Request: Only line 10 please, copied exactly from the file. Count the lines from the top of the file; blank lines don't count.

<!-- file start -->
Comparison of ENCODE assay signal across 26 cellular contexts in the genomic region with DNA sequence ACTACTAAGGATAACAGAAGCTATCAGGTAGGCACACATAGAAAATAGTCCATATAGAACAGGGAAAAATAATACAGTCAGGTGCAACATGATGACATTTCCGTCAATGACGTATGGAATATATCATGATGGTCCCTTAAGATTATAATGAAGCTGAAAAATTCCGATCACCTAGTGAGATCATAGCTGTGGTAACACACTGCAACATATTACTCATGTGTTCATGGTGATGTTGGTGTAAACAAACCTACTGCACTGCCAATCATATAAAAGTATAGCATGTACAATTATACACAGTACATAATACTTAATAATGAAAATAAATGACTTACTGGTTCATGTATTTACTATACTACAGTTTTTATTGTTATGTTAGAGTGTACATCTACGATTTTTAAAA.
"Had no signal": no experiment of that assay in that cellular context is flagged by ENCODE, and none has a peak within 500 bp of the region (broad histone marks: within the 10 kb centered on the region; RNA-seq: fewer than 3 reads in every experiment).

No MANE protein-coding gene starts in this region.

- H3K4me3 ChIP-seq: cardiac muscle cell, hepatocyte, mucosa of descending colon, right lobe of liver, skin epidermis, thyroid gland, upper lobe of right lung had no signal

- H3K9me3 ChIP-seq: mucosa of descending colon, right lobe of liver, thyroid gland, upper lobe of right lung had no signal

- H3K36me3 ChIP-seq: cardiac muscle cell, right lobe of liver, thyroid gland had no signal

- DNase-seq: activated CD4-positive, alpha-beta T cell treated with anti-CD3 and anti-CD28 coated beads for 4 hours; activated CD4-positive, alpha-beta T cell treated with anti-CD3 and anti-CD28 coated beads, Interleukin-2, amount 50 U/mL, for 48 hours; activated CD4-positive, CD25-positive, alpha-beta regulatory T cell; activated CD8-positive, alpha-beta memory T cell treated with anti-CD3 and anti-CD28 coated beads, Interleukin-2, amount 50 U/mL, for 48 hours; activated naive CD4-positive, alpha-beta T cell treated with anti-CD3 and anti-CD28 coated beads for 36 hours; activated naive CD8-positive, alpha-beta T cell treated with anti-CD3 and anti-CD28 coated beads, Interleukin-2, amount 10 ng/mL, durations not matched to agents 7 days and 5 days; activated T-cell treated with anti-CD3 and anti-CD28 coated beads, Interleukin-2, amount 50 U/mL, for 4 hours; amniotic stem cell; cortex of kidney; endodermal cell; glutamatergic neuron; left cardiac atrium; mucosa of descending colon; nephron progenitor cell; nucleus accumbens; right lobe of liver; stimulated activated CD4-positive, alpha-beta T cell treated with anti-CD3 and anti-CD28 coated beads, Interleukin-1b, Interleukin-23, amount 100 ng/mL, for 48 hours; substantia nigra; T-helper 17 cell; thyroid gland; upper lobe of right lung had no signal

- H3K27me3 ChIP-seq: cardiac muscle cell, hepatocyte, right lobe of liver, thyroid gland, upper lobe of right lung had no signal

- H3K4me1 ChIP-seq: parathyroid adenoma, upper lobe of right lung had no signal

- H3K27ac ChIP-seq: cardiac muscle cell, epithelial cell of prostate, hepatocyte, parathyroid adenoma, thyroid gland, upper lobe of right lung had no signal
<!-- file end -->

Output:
- H3K27ac ChIP-seq: cardiac muscle cell, epithelial cell of prostate, hepatocyte, parathyroid adenoma, thyroid gland, upper lobe of right lung had no signal